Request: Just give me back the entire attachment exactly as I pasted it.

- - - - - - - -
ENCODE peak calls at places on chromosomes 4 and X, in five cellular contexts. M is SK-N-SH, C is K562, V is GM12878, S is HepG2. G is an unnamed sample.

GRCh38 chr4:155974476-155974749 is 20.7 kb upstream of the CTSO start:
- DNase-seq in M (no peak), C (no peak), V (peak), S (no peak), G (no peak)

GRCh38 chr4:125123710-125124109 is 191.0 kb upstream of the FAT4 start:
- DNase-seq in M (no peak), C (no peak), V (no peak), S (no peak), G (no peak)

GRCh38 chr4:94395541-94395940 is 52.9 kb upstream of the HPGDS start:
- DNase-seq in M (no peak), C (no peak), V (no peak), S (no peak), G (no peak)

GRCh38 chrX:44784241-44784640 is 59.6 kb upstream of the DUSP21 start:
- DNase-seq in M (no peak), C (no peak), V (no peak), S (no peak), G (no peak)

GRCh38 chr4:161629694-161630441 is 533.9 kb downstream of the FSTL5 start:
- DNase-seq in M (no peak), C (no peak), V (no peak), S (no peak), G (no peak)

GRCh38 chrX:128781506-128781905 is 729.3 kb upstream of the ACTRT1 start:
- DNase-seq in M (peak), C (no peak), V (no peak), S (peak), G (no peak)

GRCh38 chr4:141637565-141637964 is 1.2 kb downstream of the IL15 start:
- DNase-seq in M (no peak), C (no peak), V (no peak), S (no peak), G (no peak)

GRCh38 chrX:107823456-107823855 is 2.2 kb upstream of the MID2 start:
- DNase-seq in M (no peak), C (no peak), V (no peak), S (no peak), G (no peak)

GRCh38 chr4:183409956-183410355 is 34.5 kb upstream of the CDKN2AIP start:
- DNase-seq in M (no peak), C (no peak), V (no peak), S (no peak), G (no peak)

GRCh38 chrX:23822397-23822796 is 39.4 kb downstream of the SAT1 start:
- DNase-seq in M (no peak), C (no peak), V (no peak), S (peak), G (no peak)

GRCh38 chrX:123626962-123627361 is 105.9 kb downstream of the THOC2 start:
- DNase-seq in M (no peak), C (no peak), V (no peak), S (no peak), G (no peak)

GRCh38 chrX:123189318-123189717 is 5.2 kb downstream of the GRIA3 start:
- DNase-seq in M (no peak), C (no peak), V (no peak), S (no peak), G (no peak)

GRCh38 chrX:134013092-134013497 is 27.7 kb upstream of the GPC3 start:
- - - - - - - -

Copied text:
ENCODE peak calls at places on chromosomes 4 and X, in five cellular contexts. M is SK-N-SH, C is K562, V is GM12878, S is HepG2. G is an unnamed sample.

GRCh38 chr4:155974476-155974749 is 20.7 kb upstream of the CTSO start:
- DNase-seq in M (no peak), C (no peak), V (peak), S (no peak), G (no peak)

GRCh38 chr4:125123710-125124109 is 191.0 kb upstream of the FAT4 start:
- DNase-seq in M (no peak), C (no peak), V (no peak), S (no peak), G (no peak)

GRCh38 chr4:94395541-94395940 is 52.9 kb upstream of the HPGDS start:
- DNase-seq in M (no peak), C (no peak), V (no peak), S (no peak), G (no peak)

GRCh38 chrX:44784241-44784640 is 59.6 kb upstream of the DUSP21 start:
- DNase-seq in M (no peak), C (no peak), V (no peak), S (no peak), G (no peak)

GRCh38 chr4:161629694-161630441 is 533.9 kb downstream of the FSTL5 start:
- DNase-seq in M (no peak), C (no peak), V (no peak), S (no peak), G (no peak)

GRCh38 chrX:128781506-128781905 is 729.3 kb upstream of the ACTRT1 start:
- DNase-seq in M (peak), C (no peak), V (no peak), S (peak), G (no peak)

GRCh38 chr4:141637565-141637964 is 1.2 kb downstream of the IL15 start:
- DNase-seq in M (no peak), C (no peak), V (no peak), S (no peak), G (no peak)

GRCh38 chrX:107823456-107823855 is 2.2 kb upstream of the MID2 start:
- DNase-seq in M (no peak), C (no peak), V (no peak), S (no peak), G (no peak)

GRCh38 chr4:183409956-183410355 is 34.5 kb upstream of the CDKN2AIP start:
- DNase-seq in M (no peak), C (no peak), V (no peak), S (no peak), G (no peak)

GRCh38 chrX:23822397-23822796 is 39.4 kb downstream of the SAT1 start:
- DNase-seq in M (no peak), C (no peak), V (no peak), S (peak), G (no peak)

GRCh38 chrX:123626962-123627361 is 105.9 kb downstream of the THOC2 start:
- DNase-seq in M (no peak), C (no peak), V (no peak), S (no peak), G (no peak)

GRCh38 chrX:123189318-123189717 is 5.2 kb downstream of the GRIA3 start:
- DNase-seq in M (no peak), C (no peak), V (no peak), S (no peak), G (no peak)

GRCh38 chrX:134013092-134013497 is 27.7 kb upstream of the GPC3 start: